So, to hear that there is a new level of control for this already judgemental and “honor” based society is just appalling.

We just use it to make sure people are working.

We discovered one person who, while "working from home" logged in at 9am, wrote one email, then again at 5pm, and did nothing in between.

We suspected as much, but the surveillance software allowed us to provide the evidence for that person's dismissal.

Couldn't you also solve this through better management? If someone isn't hitting their targets I don't think you need that kind of evidence to begin the dismissal process.

Don’t use the company device for personal use. It’s just not appropriate, for so many reasons.

This is a cardinal rule for me. I have a personally-owned PC that is used for my work, but it is exclusively used for that purpose. The only extent of personal use on my work PC is this website. Everything else I will RDP from my work PC to a personal machine, or physically go use it. I've extended this ideology to other areas. I have a separate physical machine I use only for banking and stock transactions. It's kinda like a shitty DIY Bloomberg terminal in my kitchen.

I find that having multiple physical computers, each with a very specific purpose, is an excellent way to context switch and maintain that psychological isolation between duties. There are definitely security/privacy benefits as well, but I hesitate to delve into that rabbit hole of a discussion here.

Everything else I will RDP from my work PC to a personal machine

Even that would make me nervous, given keyloggers.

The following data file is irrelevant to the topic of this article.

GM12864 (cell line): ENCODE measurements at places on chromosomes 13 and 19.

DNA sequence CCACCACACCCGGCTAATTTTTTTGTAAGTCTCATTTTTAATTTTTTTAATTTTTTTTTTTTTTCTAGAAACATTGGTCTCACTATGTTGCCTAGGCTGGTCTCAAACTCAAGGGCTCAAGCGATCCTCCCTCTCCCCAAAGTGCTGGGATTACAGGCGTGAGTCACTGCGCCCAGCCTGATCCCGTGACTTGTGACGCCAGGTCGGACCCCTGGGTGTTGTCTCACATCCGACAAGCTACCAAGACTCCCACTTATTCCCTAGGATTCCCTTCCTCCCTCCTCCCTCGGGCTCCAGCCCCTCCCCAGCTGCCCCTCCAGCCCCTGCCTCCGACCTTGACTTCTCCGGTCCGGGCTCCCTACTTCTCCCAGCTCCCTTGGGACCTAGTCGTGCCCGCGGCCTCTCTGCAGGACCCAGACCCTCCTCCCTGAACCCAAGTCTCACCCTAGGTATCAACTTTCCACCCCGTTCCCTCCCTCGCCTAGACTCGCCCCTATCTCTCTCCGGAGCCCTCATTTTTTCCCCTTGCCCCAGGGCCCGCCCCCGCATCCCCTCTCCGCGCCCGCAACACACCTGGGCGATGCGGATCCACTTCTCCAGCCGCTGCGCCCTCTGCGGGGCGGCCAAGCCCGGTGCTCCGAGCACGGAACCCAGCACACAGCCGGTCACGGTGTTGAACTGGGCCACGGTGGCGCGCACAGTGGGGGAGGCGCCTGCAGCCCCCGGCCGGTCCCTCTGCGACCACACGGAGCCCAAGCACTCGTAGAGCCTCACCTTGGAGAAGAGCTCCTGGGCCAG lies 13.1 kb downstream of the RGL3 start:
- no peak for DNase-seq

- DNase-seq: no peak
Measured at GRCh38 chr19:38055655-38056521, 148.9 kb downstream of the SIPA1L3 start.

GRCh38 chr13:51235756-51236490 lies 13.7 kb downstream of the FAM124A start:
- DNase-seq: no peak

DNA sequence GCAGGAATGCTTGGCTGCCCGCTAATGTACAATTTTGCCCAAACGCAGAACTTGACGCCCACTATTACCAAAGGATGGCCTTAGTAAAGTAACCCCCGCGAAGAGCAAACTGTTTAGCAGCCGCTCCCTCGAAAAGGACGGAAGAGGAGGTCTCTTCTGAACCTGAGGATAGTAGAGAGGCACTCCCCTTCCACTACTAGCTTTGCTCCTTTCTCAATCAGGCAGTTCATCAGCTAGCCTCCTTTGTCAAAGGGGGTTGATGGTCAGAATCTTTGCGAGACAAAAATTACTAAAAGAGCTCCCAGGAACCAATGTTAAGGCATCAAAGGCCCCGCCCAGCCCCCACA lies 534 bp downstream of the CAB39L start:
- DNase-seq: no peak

One benefit of working from home for the last few months is that there's no temptation to do anything non-work related on my company machine when my personal machines are right there.

>Everything else I will RDP from my work PC to a personal machine

How does this help? I guess it masks the web traffic, but you are still using a potentially compromised keyboard and screen.

It’s a good solution, but for workers in lower paying jobs it’s hard to afford even a single device

Everybody should be able to buy a $300 device, I think.

I strongly agree. I go one level further. As an independent consultant, I have multiple clients (usually around 3-4 at any given time). I use a different laptop and mobile device for every client. I would take to them to client site -- when travel was a thing. I also use different VPCs on the cloud for each of them. And I have a different set of machines for my own business. This allows clients to specify whatever software policy they like on machines that connect to their network, wit out affecting anything else I do. I wipe the hard disks of the the relevant machines clean after end of the engagement. None of my clients has demanded that I install any 'bossware', primarily because I'm only paid on outcomes, not effort. So they don't really care how I do the work.

I've increasingly heard of places requiring that you put it on your personal phone for working class jobs. BYOD gone horribly wrong. The same app will also be the only way to get your timesheets, clock in, or trade shifts, etc.